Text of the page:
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Dj Khaled makes history with the first million dollor dubplate

On Friday, DJ Khaled dropped his collaboration-packed Khaled Khaled along with the album’s first visuals,  In a new music video released this weekend, the rapper released a verdant-green homage to the place “Where You Come From,” the “you” being the song’s featured artists Buju Banton, Capleton, and Bounty Killer, and the “where” being Jamaica. flowing abundantly through the voices of Bounty KillerBuju BantonCapleton, and a clever Barrington Levy sample for the track “Where You Come From.”

“Let’s be CLEAR!” DJ Khaled tweeted yesterday. “All these artists have NEVER collaborated on one record before. This is HISTORY. JAMAICA I LOVE YOU.” 

In sound system culture this would be called “four the hard way” and even though there have been many three the hard ways in our times played by many sounds the majority of them are not preconceived they are just chance meetings of Artists in Studios. Reggae music like the majority of genres will generally stick to two different artists on one track there has been some amazing duets like Bob and Marcia or Wayne Wonder and Buju that have been replicated through dubplate for sounds throughout the years the three and four on one song is a modern-day phenomenon in reggae following the American Hip Hop model.

The price of dubplate has long been a contentuous issue in sound clash culture with some artists’ prices more than doubling in ten years as contemporary sound systems and players of clash substitute music for talent at the cost of entertainment the price of dubs has risen driven online hype and youtube views.

Whether or not Khaled’s claims of this song being history because of these artists never collaborating is true one thing that is history is that this song is one of the most expensive dubs in sound system history along with Jimmy Cliff and Super Cat.

Buju Banton chargies on average in excess of $1000usd  for his dubs so how could Capleton, Bounty Killer charge their usual fair price without feeling like they were shortchanging themselves, selling themselves short as artists whose contribution to the song is arguable more impactful than Buju’s.

Why Buju Banton price so high

After Buju Banton’s arrest in America for drugs and his subsequent ten-year jail sentence his worldwide subnificantly profile raised.  Since his release  in 2019 Banton real name Mark Myre has made little real impact with his new music apart from in sound system culture with his first-week album sales for his first studio album in a decade entitled ‘Upside Down’, surprisingly low selling just 2,995 copies in its first week even though it debuted at number two on the Billboard Reggae Albums chart (which combines streaming and sales).8 Jul 2020. These figures are crazy considering the scenes at Jamaica’s national stadium when Buju was ushered in by a throng of enthusiastic, impatient fans into the prophetically titled show, A Long Walk to Freedom.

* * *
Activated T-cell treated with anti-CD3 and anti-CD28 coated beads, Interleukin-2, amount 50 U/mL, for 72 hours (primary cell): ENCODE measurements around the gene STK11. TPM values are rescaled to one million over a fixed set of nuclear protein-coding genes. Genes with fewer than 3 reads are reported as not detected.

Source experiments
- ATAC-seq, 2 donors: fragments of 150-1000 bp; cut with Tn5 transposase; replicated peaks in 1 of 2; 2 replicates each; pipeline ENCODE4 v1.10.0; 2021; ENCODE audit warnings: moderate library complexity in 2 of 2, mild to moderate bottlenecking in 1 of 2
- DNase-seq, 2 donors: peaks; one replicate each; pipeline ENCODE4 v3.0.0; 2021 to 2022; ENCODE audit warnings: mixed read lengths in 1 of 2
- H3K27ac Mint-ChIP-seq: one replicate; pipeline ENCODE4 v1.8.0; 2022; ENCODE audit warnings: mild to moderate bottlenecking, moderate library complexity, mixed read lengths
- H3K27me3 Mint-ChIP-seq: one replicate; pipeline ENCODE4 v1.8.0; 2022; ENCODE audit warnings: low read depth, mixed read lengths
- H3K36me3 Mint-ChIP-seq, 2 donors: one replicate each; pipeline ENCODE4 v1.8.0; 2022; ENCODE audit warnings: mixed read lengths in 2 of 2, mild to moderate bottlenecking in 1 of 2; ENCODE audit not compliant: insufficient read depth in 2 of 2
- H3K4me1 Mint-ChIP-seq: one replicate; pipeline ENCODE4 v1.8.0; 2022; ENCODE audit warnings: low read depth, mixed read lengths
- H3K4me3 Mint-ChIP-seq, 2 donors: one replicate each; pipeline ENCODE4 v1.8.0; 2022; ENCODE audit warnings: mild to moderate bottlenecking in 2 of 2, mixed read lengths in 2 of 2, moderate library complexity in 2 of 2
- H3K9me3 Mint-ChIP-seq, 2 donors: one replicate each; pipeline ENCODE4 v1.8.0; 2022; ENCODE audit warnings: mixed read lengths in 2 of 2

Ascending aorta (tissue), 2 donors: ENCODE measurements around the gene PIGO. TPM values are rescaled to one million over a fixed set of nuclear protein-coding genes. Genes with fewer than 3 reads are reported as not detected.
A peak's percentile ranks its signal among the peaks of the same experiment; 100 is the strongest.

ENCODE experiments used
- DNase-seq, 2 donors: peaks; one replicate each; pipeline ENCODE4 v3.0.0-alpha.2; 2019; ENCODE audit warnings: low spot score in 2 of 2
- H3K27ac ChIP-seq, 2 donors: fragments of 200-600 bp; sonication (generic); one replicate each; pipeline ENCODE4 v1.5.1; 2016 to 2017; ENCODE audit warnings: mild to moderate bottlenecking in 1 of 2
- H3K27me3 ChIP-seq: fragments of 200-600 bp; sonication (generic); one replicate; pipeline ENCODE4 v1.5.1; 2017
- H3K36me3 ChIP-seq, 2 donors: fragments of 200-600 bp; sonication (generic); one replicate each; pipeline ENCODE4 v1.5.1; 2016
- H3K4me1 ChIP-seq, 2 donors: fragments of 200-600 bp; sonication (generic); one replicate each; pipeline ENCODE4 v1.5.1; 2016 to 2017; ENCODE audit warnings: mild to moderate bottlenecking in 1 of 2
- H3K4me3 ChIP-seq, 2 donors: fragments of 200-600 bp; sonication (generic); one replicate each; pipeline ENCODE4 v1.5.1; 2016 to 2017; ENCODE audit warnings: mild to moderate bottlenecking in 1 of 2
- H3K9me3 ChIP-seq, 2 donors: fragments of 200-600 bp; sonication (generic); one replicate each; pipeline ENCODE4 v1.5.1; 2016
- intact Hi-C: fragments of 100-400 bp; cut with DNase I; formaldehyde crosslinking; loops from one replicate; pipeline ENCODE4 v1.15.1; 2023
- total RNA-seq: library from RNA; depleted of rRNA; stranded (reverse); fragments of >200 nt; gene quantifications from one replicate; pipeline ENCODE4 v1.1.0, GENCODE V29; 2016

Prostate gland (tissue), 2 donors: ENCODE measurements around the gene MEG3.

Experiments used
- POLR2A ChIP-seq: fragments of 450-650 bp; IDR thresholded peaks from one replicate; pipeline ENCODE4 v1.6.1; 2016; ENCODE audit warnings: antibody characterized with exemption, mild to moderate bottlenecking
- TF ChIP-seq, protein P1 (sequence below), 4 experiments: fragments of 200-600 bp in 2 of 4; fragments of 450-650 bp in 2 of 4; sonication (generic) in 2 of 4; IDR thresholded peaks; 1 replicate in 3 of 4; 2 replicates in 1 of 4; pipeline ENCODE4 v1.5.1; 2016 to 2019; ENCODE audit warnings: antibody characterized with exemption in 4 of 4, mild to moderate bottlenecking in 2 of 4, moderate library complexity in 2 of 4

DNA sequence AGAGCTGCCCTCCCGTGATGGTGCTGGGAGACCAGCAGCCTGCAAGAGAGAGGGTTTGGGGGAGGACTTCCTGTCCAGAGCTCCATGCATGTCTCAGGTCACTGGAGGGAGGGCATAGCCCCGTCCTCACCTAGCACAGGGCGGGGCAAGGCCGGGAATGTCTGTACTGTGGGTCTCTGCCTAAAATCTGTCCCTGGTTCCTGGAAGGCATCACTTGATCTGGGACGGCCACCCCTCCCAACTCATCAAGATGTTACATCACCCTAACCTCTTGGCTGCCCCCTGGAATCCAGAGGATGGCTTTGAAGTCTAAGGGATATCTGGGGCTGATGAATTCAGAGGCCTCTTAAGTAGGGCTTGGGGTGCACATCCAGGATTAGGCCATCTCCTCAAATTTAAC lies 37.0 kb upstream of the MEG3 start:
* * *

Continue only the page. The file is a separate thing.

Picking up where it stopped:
The concert saw more than 35,000 people from all over the globe packed Jamaicas National Stadium Banton, according to numbers provided by the Royal Barbados Police Force (RBPF), the crowd was in excess of 17,000 in Barbados 

If Buju’s high price is related to the grammy he received an issue that is pointed out by Shabba Ranks as a reason why he must charge more than all Jamaican-based artists we can kill that theory the first reggae Grammy went to Mykal Rose and he does not charge the exorbitant fees Myrie charges and he was the first. Maybe  Banton is making up for the money he lost while in prison the money he would have made selling coke if he never got caught.

Barrington Levy, is he to get money too?

With everybody’s parts clear and set in stone veteran artist Barrington Levy hasn’t be designated a true singing role instead his signature sound has been relegated to a sample from Levy’s 1985 release “Under Mi Sensi” providing the base for the other Jamaican stalwarts to bless the track. 

When cutting this song on dub you are going to have to pay Levy for his contribution no matter how small and you are going to have to pay him his real money relative to the rest of the artists, not his contribution. Paying Buju, Capleton, and Bounty Killer and using a Barrington Levy sample is tantamount to putting beluga caviar in a big mac its a waste.

I understand that many sounds will take the short cut to own this song just like what we found with Stephen Marley featuring Sizzla and Capleton “Rock Stone” with many sounds opting to just cut Sizzla and Capleton’s verses omitting Stephen Marley off his own track choosing to use the pre-recorded sample due to the high price and the very little Marley actually contributes and it works until you hear the version with Stephen Marley calling the sounds name. 

It would have been good to see the first time this dub plays in a dance if it was the 90s but in 2021 nobody really gives a fuck paying a million dollars JMD for this dub hasn’t even got the sound name into notoriety on social media as yet.

Eagle force sound pointed out that Fadda Dus the departed owner of 4X4 Exodus had many dubs from Capleton Bounty Killer and Buju Banton and where is he now 

 

Another user claims the first sound to cut the song on dub is from America how true that is we do not know but we do know the Americans lead right now in spending with the Europeans coming a close second with Kosmik out of New York holding the title of most cash money spent outright on dubs with what seems like an endless stream of money Kosmik have voiced virtually every big available artist from Phil Collins to Jimmy Cliff.

What do you think?

Written by The Editor

warrior dedicated to the cause of fighting the takeover of our culture.

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